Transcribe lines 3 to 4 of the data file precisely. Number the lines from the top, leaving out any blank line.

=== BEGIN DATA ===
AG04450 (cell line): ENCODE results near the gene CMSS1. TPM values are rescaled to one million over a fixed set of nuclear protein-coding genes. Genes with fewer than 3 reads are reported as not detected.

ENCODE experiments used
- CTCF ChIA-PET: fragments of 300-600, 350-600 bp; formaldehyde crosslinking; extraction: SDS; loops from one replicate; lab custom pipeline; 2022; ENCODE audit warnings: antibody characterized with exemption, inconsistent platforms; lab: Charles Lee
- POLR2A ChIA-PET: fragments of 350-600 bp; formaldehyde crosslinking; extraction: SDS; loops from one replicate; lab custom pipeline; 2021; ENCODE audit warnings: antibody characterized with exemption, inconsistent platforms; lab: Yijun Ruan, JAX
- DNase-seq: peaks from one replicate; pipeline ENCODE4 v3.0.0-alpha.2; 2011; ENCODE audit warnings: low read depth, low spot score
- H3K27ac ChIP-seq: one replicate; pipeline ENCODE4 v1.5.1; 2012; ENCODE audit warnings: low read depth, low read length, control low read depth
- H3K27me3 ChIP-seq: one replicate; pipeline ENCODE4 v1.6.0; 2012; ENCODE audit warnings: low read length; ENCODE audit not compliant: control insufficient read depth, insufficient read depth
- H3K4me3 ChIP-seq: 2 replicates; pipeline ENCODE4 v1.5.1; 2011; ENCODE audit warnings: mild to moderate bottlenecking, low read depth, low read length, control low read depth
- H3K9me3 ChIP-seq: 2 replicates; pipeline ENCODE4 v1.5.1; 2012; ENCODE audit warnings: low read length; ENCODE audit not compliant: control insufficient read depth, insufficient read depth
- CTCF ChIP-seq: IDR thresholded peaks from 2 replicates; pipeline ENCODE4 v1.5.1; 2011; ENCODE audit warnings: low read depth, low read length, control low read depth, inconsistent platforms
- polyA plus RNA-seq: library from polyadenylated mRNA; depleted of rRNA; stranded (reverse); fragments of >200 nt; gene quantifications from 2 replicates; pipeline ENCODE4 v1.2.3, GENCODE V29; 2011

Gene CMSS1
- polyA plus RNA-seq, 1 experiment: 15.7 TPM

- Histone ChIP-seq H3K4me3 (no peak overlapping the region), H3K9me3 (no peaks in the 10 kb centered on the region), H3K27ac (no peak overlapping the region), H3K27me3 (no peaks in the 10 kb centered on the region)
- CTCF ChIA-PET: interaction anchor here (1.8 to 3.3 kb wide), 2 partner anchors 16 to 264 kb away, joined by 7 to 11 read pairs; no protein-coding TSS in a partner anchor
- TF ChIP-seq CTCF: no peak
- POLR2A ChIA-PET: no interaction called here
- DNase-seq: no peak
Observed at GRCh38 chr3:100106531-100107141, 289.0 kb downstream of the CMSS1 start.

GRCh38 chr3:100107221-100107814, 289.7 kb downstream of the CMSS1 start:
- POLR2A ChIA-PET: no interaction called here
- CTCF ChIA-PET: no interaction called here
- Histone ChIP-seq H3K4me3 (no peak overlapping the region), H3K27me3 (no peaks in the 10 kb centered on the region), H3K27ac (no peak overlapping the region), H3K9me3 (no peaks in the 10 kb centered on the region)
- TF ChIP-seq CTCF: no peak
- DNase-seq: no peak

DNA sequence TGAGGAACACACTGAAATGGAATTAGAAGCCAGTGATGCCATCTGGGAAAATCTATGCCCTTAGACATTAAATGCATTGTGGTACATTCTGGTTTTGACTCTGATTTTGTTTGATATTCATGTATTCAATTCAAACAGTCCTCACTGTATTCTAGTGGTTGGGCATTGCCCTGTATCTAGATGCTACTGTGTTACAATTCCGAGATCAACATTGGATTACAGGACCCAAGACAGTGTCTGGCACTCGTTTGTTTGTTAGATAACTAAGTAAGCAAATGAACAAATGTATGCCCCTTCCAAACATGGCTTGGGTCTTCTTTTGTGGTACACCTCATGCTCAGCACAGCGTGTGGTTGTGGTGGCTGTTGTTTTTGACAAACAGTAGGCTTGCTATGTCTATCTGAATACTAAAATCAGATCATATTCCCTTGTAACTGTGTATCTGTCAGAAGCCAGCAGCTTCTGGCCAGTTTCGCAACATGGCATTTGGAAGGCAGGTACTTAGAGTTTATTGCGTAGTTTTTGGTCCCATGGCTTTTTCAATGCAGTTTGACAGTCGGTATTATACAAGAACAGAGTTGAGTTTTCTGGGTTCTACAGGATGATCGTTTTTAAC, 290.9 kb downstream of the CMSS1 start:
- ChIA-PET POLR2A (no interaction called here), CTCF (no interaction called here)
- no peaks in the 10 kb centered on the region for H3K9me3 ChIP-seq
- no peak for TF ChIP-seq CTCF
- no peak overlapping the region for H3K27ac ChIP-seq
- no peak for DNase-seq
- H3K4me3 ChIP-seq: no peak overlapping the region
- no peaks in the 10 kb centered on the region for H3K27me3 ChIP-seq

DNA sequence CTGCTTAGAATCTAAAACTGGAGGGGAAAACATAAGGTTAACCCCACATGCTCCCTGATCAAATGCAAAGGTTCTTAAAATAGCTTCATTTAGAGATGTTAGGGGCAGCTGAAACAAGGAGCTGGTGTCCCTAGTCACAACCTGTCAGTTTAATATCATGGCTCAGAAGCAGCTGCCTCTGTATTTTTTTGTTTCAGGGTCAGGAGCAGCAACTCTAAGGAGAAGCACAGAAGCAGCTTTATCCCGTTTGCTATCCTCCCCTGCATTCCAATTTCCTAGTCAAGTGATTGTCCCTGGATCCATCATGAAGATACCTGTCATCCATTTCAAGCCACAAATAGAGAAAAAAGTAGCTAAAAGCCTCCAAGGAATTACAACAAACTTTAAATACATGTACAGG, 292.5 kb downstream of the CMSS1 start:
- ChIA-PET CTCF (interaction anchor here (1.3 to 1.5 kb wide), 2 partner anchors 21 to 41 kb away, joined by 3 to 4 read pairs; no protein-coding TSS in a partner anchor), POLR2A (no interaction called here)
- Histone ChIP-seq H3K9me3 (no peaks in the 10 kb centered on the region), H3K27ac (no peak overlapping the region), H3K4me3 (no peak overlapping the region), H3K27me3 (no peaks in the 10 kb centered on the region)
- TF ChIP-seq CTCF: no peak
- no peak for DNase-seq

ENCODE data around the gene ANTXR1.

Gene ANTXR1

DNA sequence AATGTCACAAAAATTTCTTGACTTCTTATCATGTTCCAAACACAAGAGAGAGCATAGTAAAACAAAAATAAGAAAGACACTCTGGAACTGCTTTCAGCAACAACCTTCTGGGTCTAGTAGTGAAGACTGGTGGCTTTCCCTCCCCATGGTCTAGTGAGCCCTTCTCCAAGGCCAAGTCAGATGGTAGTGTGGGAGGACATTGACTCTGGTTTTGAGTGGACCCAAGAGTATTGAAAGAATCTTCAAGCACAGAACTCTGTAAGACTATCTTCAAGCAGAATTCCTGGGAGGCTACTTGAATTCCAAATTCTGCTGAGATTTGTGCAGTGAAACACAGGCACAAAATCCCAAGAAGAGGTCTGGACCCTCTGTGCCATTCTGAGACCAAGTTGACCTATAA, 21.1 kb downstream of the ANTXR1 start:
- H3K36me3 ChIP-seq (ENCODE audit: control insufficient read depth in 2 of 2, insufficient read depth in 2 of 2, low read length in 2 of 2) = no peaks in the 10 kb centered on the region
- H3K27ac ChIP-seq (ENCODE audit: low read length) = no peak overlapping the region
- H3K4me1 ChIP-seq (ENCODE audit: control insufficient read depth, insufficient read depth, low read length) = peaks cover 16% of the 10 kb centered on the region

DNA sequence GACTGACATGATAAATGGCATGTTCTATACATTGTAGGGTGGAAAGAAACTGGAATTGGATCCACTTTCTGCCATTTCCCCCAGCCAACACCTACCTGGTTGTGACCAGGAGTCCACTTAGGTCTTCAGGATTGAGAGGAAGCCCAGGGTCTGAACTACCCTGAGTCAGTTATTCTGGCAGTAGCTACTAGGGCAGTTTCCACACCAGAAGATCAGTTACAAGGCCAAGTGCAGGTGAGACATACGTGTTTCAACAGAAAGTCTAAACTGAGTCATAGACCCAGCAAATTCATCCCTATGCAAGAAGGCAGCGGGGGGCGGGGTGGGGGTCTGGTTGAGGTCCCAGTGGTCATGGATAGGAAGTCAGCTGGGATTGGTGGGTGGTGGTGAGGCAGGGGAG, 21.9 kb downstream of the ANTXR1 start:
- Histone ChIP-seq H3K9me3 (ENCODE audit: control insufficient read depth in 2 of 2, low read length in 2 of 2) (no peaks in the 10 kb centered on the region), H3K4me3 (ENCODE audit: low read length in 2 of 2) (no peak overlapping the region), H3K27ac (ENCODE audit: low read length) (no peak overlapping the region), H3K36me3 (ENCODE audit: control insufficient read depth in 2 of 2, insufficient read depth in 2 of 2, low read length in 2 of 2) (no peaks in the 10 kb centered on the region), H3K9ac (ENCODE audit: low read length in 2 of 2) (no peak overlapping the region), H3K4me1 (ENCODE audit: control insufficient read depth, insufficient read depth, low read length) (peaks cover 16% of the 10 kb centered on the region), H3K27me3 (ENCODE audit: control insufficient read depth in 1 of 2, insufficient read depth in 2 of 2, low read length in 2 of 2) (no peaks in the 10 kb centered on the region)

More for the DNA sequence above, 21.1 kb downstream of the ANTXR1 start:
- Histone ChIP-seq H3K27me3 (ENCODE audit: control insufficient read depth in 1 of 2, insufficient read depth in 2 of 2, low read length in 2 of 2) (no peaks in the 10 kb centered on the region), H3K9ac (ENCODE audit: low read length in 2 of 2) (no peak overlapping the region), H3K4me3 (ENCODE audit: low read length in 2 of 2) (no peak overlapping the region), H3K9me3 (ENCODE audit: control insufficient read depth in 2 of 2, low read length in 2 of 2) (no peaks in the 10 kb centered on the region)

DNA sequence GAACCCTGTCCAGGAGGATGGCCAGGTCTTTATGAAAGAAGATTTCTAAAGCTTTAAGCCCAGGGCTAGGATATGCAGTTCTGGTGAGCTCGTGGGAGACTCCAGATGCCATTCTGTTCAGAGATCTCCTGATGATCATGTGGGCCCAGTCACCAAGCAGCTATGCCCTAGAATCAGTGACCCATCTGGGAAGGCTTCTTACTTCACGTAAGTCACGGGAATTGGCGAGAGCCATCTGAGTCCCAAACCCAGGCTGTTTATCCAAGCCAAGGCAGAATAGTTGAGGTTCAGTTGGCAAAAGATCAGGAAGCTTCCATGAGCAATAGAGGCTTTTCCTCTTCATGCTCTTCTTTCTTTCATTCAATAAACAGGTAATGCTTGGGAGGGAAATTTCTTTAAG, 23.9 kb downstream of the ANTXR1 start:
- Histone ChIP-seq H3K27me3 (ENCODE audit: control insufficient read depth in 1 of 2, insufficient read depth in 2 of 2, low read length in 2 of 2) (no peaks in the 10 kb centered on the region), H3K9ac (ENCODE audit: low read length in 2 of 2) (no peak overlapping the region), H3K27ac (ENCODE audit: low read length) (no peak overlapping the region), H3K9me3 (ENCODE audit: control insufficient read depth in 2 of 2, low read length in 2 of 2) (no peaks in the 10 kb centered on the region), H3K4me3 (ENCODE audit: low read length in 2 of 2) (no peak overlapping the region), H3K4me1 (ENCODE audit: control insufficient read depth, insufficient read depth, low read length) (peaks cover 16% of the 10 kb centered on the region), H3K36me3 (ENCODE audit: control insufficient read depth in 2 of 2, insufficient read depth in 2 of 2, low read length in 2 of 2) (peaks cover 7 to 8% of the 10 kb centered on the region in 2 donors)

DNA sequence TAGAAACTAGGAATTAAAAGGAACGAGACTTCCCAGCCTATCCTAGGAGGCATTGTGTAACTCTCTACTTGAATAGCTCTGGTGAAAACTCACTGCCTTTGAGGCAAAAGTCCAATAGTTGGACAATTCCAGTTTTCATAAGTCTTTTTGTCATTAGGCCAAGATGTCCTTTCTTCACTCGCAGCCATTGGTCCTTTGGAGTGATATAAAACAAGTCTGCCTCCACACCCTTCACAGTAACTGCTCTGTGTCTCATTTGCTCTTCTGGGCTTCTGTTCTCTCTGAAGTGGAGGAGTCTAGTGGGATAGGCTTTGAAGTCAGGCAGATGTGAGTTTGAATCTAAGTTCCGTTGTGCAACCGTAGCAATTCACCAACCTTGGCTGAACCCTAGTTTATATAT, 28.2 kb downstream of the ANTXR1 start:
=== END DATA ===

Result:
- CTCF ChIA-PET: fragments of 300-600, 350-600 bp; formaldehyde crosslinking; extraction: SDS; loops from one replicate; lab custom pipeline; 2022; ENCODE audit warnings: antibody characterized with exemption, inconsistent platforms; lab: Charles Lee
- POLR2A ChIA-PET: fragments of 350-600 bp; formaldehyde crosslinking; extraction: SDS; loops from one replicate; lab custom pipeline; 2021; ENCODE audit warnings: antibody characterized with exemption, inconsistent platforms; lab: Yijun Ruan, JAX